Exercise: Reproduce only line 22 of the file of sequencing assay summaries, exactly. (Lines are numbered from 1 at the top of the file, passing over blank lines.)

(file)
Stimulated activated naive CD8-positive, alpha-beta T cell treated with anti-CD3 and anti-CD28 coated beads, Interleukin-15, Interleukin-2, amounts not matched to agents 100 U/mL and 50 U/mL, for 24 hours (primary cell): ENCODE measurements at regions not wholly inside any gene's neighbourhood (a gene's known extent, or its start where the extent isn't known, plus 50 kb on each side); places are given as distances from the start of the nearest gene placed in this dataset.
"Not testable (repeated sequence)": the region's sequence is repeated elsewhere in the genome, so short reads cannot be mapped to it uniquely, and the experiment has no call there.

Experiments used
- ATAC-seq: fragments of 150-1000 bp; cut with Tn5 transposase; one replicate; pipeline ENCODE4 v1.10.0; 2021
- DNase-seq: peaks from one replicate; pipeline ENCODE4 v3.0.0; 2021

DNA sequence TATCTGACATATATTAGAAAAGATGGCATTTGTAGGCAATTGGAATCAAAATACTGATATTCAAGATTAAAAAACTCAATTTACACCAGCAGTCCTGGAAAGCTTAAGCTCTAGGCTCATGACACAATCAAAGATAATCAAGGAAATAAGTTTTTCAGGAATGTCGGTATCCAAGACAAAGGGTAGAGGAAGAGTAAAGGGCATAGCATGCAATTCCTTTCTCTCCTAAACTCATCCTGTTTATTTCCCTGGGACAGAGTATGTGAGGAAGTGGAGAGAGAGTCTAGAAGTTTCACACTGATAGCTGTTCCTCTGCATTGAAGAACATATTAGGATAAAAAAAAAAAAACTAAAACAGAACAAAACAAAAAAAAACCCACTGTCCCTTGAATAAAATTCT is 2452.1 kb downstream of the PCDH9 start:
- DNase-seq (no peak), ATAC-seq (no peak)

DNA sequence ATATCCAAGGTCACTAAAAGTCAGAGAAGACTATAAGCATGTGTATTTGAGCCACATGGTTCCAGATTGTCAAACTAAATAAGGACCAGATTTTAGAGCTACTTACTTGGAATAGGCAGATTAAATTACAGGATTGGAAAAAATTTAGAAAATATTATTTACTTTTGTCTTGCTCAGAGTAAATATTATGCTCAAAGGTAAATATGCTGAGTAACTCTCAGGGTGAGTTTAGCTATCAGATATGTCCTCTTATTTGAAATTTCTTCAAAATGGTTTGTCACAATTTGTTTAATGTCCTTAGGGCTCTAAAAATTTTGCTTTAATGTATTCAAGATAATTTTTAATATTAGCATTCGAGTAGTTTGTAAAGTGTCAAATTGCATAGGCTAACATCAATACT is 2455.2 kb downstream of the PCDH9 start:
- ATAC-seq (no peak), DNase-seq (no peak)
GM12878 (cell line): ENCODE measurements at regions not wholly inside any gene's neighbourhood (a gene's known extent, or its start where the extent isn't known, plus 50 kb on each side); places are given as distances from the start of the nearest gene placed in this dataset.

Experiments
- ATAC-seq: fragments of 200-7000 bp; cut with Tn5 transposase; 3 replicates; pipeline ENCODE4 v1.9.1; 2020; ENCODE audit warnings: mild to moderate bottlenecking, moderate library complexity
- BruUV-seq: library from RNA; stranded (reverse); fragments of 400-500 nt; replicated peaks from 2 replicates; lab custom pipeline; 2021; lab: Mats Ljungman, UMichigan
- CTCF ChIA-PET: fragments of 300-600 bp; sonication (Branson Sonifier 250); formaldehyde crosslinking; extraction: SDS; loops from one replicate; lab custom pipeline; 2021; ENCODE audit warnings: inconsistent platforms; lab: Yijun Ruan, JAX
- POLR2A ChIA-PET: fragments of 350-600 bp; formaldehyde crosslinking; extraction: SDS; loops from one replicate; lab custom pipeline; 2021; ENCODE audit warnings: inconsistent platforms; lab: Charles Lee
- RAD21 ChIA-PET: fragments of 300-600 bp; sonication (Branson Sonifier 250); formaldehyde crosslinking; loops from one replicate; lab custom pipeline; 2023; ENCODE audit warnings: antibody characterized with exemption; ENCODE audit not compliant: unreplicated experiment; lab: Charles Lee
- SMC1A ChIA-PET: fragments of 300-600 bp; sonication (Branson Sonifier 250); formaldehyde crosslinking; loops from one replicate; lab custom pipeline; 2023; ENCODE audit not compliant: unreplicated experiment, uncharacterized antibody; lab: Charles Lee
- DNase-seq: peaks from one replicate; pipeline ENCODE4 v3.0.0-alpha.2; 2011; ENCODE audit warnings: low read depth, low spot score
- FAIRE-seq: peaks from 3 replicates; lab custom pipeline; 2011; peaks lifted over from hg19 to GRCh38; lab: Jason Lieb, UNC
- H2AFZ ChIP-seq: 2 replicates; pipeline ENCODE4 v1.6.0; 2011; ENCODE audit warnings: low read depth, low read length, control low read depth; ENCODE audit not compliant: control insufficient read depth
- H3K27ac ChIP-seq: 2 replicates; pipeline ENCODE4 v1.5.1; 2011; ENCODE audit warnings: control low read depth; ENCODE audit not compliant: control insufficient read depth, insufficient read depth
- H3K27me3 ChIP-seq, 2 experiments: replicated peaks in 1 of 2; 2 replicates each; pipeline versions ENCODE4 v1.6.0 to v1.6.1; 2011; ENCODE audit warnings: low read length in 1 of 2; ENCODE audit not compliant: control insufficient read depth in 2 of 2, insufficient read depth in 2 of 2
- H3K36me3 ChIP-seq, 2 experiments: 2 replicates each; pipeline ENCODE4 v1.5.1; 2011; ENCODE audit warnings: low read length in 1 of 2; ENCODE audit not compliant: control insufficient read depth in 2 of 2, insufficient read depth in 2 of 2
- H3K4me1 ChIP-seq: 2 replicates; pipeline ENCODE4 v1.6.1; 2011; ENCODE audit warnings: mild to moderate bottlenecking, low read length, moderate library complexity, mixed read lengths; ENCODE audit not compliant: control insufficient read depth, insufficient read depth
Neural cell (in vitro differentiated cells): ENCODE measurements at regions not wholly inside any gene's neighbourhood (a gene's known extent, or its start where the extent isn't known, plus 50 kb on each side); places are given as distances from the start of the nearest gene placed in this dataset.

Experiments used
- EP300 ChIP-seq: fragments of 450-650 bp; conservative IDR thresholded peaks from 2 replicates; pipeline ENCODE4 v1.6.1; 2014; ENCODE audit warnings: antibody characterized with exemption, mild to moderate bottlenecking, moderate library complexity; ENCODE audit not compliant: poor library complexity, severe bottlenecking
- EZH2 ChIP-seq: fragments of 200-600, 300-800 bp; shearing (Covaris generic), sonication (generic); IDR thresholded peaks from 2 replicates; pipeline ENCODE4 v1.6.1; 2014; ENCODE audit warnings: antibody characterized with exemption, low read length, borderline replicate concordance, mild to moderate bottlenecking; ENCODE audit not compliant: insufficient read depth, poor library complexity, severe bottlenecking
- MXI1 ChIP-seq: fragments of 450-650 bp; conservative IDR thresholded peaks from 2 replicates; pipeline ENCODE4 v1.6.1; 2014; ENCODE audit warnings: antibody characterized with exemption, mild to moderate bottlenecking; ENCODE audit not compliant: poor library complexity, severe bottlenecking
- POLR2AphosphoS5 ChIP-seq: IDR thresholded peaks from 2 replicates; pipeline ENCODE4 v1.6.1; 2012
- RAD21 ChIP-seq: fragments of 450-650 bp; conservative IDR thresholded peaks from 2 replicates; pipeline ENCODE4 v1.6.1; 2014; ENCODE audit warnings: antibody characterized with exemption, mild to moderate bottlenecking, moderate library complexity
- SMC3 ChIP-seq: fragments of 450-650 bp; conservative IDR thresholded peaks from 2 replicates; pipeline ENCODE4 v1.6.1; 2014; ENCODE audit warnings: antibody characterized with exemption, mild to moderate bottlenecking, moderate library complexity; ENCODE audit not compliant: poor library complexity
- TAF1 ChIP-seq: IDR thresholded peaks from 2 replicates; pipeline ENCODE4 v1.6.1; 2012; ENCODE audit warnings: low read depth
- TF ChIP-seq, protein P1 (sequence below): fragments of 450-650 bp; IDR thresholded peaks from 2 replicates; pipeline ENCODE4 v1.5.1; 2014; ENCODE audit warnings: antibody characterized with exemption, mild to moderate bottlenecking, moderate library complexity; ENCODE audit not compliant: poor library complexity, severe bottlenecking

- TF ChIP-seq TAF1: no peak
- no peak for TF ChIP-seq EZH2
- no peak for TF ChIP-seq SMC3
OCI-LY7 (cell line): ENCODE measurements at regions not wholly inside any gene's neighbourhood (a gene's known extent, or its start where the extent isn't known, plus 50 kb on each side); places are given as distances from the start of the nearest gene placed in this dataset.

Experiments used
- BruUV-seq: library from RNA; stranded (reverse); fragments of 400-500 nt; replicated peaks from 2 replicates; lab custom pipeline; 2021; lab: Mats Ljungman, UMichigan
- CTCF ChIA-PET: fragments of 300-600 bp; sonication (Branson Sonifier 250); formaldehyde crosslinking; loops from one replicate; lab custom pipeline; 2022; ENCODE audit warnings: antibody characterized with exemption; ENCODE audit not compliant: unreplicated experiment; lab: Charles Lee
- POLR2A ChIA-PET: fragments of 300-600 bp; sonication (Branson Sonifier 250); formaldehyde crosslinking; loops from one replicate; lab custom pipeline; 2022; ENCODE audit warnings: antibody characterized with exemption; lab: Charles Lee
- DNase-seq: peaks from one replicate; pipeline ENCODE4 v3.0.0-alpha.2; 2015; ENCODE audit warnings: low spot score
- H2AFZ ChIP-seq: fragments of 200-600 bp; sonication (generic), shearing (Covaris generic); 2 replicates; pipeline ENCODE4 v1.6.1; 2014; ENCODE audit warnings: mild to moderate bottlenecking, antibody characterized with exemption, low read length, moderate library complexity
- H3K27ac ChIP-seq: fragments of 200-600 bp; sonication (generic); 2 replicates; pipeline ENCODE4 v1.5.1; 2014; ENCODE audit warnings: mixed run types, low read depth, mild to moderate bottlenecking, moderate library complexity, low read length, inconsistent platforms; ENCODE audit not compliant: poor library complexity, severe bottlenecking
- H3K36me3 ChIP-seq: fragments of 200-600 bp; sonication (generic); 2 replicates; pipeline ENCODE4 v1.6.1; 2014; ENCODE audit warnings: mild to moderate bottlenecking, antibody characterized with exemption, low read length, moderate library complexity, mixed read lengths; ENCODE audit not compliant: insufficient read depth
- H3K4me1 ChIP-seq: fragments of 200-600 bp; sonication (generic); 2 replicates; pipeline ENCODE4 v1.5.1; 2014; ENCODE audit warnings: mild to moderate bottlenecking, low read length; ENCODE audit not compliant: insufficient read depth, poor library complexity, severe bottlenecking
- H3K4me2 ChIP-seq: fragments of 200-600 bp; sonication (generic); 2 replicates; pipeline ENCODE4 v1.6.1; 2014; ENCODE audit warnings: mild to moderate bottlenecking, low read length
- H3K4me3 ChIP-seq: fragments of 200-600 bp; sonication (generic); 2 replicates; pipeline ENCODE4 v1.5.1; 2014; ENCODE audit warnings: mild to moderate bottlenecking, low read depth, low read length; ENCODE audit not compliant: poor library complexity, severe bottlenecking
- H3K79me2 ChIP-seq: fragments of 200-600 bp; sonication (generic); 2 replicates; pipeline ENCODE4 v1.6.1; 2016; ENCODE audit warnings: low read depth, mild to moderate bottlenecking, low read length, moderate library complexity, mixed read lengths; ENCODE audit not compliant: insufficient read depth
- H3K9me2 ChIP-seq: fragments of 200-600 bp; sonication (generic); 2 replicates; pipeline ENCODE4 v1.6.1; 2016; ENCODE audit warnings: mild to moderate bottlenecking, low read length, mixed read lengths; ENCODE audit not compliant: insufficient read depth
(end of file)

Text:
- H3K27me3 ChIP-seq, 2 experiments: replicated peaks in 1 of 2; 2 replicates each; pipeline versions ENCODE4 v1.6.0 to v1.6.1; 2011; ENCODE audit warnings: low read length in 1 of 2; ENCODE audit not compliant: control insufficient read depth in 2 of 2, insufficient read depth in 2 of 2